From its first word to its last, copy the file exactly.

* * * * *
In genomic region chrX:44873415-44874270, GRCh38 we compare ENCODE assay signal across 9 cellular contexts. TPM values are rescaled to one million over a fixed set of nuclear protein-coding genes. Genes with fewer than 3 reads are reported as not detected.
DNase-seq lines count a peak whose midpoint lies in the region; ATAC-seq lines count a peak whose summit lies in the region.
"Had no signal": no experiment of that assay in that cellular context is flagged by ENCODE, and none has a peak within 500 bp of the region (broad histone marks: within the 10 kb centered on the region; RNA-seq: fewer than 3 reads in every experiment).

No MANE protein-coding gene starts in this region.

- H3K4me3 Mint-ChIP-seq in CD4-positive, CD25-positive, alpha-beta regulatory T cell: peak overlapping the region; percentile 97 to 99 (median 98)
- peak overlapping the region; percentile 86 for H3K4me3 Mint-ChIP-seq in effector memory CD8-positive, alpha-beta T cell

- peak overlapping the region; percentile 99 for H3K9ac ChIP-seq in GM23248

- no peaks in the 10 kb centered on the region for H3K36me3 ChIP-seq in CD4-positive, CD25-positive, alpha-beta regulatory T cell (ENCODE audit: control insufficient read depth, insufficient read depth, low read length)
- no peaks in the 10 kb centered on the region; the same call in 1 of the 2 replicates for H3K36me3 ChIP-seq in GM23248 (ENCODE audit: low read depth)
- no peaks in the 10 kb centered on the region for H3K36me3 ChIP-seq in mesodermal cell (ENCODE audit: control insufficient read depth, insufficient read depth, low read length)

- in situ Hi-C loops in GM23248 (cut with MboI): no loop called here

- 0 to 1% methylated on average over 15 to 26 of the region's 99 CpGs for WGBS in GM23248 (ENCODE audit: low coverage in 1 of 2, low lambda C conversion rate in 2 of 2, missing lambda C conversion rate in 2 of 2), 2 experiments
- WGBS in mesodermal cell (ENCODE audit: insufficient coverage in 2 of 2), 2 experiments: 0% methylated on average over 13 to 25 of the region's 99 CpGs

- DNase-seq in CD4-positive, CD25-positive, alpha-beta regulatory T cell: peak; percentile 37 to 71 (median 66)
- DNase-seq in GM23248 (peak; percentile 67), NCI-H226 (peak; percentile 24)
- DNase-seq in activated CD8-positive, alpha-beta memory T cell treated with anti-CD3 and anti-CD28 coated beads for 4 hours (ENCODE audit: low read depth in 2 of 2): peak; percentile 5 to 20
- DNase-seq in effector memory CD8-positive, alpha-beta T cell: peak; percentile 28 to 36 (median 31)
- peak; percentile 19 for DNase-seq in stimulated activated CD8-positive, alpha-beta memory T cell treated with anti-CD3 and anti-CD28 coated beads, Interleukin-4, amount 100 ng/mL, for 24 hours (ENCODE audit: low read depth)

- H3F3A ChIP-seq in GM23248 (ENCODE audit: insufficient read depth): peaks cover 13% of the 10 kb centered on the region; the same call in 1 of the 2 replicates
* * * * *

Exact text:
In genomic region chrX:44873415-44874270, GRCh38 we compare ENCODE assay signal across 9 cellular contexts. TPM values are rescaled to one million over a fixed set of nuclear protein-coding genes. Genes with fewer than 3 reads are reported as not detected.
DNase-seq lines count a peak whose midpoint lies in the region; ATAC-seq lines count a peak whose summit lies in the region.
"Had no signal": no experiment of that assay in that cellular context is flagged by ENCODE, and none has a peak within 500 bp of the region (broad histone marks: within the 10 kb centered on the region; RNA-seq: fewer than 3 reads in every experiment).

No MANE protein-coding gene starts in this region.

- H3K4me3 Mint-ChIP-seq in CD4-positive, CD25-positive, alpha-beta regulatory T cell: peak overlapping the region; percentile 97 to 99 (median 98)
- peak overlapping the region; percentile 86 for H3K4me3 Mint-ChIP-seq in effector memory CD8-positive, alpha-beta T cell

- peak overlapping the region; percentile 99 for H3K9ac ChIP-seq in GM23248

- no peaks in the 10 kb centered on the region for H3K36me3 ChIP-seq in CD4-positive, CD25-positive, alpha-beta regulatory T cell (ENCODE audit: control insufficient read depth, insufficient read depth, low read length)
- no peaks in the 10 kb centered on the region; the same call in 1 of the 2 replicates for H3K36me3 ChIP-seq in GM23248 (ENCODE audit: low read depth)
- no peaks in the 10 kb centered on the region for H3K36me3 ChIP-seq in mesodermal cell (ENCODE audit: control insufficient read depth, insufficient read depth, low read length)

- in situ Hi-C loops in GM23248 (cut with MboI): no loop called here

- 0 to 1% methylated on average over 15 to 26 of the region's 99 CpGs for WGBS in GM23248 (ENCODE audit: low coverage in 1 of 2, low lambda C conversion rate in 2 of 2, missing lambda C conversion rate in 2 of 2), 2 experiments
- WGBS in mesodermal cell (ENCODE audit: insufficient coverage in 2 of 2), 2 experiments: 0% methylated on average over 13 to 25 of the region's 99 CpGs

- DNase-seq in CD4-positive, CD25-positive, alpha-beta regulatory T cell: peak; percentile 37 to 71 (median 66)
- DNase-seq in GM23248 (peak; percentile 67), NCI-H226 (peak; percentile 24)
- DNase-seq in activated CD8-positive, alpha-beta memory T cell treated with anti-CD3 and anti-CD28 coated beads for 4 hours (ENCODE audit: low read depth in 2 of 2): peak; percentile 5 to 20
- DNase-seq in effector memory CD8-positive, alpha-beta T cell: peak; percentile 28 to 36 (median 31)
- peak; percentile 19 for DNase-seq in stimulated activated CD8-positive, alpha-beta memory T cell treated with anti-CD3 and anti-CD28 coated beads, Interleukin-4, amount 100 ng/mL, for 24 hours (ENCODE audit: low read depth)

- H3F3A ChIP-seq in GM23248 (ENCODE audit: insufficient read depth): peaks cover 13% of the 10 kb centered on the region; the same call in 1 of the 2 replicates